The soprano Julie Adams, from California, impressed me as the most mature of the winners with her elegant account of an aria from Debussy’s lyric cantata “L’ Enfant Prodigue” and an affecting performance of Mimi’s “Donde lieta uscì” from Puccini’s “La Bohème.” Her voice is rich, full and slightly earthy in an expressive way.
She is one hell of a Blanche. Her voice is plush and supple. She slides up to whispered apex notes, pierces them, then slithers back down. In Act 2, she sings an aria titled “Soft people have got to shimmer and glow,” where her voice reflects the iridescent colors of the orchestration. It’s lovely to hear.
As Blanche, Julie Adams gave a riveting performance that combined an apt air of unhinged fragility with a radiant, richly colored soprano that rose to diaphanous high notes in the arias “I Want Magic” and “I Can Smell the Sea Air.
In more than 25 years of covering this event, I’ve never seen a Merola finale as swamped by outsize talents as Saturday night’s was by soprano Julie Adams and tenor Casey Candebat. When these two took the stage just before the end of the program to blaze their way through the Act 2 duet from Mascagni’s “L’Amico Fritz,” the entire undertaking leapt to a new level.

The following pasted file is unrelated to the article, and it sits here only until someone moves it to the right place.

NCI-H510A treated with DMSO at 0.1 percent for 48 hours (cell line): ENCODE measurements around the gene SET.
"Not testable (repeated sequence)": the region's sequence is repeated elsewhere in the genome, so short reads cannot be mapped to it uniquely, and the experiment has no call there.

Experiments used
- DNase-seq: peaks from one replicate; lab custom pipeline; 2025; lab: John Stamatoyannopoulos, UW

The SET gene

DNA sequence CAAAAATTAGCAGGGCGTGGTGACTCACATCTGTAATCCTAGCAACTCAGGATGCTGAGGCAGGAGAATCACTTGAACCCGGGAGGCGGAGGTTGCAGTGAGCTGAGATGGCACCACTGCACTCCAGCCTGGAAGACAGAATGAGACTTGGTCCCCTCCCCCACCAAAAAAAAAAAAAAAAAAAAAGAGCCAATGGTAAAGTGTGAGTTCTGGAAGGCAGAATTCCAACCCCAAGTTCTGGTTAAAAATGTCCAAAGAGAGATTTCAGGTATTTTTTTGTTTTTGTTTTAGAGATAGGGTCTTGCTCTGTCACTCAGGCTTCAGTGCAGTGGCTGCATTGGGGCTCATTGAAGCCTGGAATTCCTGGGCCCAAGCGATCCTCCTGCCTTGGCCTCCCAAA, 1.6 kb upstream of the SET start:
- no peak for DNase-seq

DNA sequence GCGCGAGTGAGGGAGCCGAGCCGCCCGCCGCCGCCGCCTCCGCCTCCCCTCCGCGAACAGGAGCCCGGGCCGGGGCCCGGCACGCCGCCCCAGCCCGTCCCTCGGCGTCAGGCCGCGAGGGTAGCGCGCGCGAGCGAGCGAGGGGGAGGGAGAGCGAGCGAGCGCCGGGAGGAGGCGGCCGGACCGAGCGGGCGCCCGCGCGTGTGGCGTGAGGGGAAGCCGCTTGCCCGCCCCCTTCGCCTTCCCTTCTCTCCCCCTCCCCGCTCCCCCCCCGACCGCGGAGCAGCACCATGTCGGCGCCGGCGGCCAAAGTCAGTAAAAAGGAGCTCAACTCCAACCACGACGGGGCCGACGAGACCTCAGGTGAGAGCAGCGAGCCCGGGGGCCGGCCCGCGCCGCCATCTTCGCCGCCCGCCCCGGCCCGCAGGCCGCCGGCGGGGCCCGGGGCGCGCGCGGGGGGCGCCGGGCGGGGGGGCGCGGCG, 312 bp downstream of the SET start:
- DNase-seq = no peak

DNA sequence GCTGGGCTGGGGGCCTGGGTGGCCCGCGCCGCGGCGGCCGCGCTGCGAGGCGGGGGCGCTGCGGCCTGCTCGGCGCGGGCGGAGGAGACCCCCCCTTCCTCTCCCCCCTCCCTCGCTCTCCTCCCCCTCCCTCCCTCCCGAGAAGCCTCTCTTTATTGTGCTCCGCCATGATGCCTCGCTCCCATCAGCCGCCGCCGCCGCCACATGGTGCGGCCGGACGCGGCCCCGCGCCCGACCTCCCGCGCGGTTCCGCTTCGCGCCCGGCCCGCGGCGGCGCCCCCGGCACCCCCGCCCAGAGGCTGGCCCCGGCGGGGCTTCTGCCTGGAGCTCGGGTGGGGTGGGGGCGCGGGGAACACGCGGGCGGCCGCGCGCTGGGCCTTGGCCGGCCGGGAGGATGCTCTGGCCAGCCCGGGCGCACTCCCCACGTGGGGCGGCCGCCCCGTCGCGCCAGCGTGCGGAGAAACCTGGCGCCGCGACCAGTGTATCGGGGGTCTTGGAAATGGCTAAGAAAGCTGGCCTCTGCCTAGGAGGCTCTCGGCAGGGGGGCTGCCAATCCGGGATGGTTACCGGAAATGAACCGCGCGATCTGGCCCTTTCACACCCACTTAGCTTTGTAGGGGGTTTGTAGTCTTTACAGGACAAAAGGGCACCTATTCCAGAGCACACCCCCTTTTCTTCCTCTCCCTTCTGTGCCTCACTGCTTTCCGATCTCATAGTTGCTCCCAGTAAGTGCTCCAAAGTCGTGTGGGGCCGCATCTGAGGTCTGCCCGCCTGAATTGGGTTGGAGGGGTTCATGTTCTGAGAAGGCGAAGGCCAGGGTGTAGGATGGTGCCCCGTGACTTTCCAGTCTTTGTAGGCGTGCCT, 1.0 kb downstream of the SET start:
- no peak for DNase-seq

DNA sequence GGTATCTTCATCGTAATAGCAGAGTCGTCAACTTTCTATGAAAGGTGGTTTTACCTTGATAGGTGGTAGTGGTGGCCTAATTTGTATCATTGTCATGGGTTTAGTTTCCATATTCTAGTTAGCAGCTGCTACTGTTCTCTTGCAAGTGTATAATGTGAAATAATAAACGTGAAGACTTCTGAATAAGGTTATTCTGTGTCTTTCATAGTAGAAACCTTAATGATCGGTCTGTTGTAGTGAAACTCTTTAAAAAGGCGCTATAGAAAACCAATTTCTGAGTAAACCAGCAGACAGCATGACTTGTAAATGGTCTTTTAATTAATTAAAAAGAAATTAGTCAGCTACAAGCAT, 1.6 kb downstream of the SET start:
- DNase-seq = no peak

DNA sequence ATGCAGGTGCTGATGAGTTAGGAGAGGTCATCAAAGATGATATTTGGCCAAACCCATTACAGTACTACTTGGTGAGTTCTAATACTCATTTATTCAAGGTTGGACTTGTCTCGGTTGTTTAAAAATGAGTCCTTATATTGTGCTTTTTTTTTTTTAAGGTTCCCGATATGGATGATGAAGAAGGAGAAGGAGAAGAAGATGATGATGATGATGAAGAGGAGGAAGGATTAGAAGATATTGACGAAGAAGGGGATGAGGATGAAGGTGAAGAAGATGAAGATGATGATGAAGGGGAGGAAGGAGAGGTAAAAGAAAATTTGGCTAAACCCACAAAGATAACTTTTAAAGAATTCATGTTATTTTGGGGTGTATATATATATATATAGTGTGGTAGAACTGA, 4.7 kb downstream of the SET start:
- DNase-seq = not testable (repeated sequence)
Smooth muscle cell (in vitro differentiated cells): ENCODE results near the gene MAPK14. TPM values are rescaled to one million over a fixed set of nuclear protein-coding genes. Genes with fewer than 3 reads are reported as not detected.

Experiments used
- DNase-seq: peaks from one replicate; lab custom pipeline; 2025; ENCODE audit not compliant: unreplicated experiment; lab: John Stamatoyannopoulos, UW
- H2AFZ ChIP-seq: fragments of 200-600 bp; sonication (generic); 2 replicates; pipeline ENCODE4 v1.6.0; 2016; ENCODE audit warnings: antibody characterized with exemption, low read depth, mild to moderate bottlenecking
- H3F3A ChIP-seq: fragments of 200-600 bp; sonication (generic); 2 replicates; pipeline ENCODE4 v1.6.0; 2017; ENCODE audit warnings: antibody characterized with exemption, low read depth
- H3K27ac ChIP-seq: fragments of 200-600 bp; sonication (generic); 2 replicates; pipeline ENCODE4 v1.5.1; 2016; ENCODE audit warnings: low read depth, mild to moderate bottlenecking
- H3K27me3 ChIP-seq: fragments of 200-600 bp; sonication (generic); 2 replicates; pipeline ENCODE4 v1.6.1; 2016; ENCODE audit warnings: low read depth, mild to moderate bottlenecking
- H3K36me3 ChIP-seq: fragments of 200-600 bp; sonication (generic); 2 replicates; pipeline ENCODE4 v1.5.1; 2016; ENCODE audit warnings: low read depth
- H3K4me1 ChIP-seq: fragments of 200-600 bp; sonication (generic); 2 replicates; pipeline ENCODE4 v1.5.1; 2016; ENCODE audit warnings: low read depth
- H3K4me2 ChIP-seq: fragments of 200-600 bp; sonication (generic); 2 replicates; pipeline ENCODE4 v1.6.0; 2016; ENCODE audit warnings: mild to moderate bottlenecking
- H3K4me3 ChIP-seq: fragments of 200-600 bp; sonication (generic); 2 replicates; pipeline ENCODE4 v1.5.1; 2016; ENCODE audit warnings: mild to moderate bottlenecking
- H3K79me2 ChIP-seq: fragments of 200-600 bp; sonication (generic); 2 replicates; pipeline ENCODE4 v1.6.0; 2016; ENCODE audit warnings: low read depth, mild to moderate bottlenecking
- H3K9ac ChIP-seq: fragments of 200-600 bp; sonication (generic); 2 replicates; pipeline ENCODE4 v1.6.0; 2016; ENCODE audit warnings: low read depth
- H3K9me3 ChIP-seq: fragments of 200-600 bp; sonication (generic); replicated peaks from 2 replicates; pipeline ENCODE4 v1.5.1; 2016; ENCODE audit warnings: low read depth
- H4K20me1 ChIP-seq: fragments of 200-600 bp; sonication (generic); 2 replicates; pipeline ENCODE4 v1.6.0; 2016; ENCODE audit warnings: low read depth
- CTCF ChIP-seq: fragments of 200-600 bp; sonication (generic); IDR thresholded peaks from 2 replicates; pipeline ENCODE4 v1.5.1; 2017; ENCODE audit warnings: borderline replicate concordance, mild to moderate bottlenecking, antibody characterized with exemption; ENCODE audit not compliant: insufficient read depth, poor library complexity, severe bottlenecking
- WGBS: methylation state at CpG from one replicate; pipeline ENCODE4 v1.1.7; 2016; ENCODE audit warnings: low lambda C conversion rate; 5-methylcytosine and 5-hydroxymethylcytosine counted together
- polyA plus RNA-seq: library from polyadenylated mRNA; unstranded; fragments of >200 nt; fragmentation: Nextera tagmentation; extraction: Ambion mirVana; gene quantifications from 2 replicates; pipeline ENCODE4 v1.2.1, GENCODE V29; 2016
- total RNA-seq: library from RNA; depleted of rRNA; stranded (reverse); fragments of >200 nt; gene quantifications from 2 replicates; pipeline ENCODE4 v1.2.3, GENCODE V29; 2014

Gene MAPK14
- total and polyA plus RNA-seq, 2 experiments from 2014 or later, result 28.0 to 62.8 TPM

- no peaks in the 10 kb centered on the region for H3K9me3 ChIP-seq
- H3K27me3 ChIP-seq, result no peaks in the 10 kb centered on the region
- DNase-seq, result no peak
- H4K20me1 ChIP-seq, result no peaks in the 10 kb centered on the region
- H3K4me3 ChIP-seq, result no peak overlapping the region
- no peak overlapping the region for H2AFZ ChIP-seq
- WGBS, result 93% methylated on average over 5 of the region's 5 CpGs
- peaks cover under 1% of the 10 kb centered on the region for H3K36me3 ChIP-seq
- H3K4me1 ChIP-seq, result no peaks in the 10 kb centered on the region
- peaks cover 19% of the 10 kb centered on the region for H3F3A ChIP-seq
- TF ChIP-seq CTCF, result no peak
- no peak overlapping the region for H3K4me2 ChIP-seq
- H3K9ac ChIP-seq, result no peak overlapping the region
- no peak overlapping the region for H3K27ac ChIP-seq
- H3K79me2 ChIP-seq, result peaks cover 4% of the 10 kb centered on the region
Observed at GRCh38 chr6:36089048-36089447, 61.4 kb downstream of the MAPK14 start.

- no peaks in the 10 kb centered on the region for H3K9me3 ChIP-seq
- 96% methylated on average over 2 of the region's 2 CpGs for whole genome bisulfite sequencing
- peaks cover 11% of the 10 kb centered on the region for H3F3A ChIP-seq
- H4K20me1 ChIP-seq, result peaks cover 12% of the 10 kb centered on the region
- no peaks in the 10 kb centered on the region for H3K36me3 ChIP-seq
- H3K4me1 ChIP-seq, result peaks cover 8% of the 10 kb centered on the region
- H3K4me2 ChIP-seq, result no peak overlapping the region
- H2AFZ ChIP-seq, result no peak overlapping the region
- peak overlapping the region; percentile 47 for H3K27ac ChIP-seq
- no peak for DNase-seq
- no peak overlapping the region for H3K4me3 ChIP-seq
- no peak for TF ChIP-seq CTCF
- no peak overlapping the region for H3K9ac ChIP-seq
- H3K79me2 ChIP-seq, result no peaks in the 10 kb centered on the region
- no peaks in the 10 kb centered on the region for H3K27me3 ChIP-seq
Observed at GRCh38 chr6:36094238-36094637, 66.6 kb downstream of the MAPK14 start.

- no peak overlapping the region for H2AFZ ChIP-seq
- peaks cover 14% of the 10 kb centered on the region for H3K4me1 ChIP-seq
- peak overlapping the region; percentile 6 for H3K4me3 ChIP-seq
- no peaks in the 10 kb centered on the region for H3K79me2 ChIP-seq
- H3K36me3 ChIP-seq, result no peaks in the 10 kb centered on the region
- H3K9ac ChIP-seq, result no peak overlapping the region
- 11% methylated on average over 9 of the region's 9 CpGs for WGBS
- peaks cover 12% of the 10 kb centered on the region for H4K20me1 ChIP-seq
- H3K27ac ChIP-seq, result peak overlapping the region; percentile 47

Yet perhaps the most striking aspect of Adams’ artistry was her combination of plush tone and seeming effortless vocal power. Especially in the more expansive and dramatically charged parts of her recital, she lofted potent, long-breathed melodic lines that seemed to swell and fall with cunning naturalness. Climactic high notes landed firmly and without an edge; arching phrases surged and then subsided beautifully.
...As his love interest, and essentially the only female role, Julie Adams was the radiant diva Anna Sorensen. Her rich, creamy, agile soprano was of the highest quality, the kind that prompts excited “who-is-she?” intermission chatter (and beyond). Ms. Adams is entrusted to deliver a beautifully judged battlefield prayer, and boy, deliver it she did with heart-stopping effect. You read it here: We will be hearing much more from her.
In the role of Freia, the goddess of youth, Julie Adams turned in a stellar performance. When Adams first entered the stage to remonstrate with Wotan, dragged by the giants as their price for constructing Valhalla, she sang as if shot out of a cannon—incisive, urgent, and well-projected. Particularly notable was the tone she mustered as she chirped “Am I worth so great a ransom?” while lying on the floor beneath a pile of “gold.”